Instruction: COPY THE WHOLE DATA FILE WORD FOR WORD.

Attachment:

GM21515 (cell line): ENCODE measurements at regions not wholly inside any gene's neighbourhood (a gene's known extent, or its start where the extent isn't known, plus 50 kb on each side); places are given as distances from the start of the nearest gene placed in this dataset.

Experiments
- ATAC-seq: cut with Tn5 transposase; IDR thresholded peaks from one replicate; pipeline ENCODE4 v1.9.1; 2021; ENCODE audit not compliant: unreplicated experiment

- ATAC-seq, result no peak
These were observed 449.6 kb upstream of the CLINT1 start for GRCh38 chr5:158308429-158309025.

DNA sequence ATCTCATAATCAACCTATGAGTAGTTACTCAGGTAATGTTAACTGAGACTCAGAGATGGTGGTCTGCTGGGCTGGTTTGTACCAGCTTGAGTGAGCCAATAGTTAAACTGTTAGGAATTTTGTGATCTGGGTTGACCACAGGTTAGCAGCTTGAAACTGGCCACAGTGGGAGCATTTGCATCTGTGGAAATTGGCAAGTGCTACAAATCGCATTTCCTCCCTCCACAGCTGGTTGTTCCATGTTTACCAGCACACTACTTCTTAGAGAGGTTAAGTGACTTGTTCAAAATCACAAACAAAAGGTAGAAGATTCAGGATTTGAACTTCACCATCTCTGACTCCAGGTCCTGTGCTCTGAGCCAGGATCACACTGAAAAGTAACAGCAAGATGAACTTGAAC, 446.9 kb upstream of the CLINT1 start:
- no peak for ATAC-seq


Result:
GM21515 (cell line): ENCODE measurements at regions not wholly inside any gene's neighbourhood (a gene's known extent, or its start where the extent isn't known, plus 50 kb on each side); places are given as distances from the start of the nearest gene placed in this dataset.

Experiments
- ATAC-seq: cut with Tn5 transposase; IDR thresholded peaks from one replicate; pipeline ENCODE4 v1.9.1; 2021; ENCODE audit not compliant: unreplicated experiment

- ATAC-seq, result no peak
These were observed 449.6 kb upstream of the CLINT1 start for GRCh38 chr5:158308429-158309025.

DNA sequence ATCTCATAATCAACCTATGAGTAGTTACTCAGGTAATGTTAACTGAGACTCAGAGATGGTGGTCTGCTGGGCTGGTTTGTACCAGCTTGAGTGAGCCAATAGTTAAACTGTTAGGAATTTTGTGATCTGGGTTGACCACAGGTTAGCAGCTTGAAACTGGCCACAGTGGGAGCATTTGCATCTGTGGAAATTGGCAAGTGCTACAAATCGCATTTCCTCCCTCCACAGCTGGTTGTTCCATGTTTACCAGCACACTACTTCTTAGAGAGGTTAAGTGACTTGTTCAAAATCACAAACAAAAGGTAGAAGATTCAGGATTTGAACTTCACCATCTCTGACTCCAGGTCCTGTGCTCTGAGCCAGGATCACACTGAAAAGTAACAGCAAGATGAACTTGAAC, 446.9 kb upstream of the CLINT1 start:
- no peak for ATAC-seq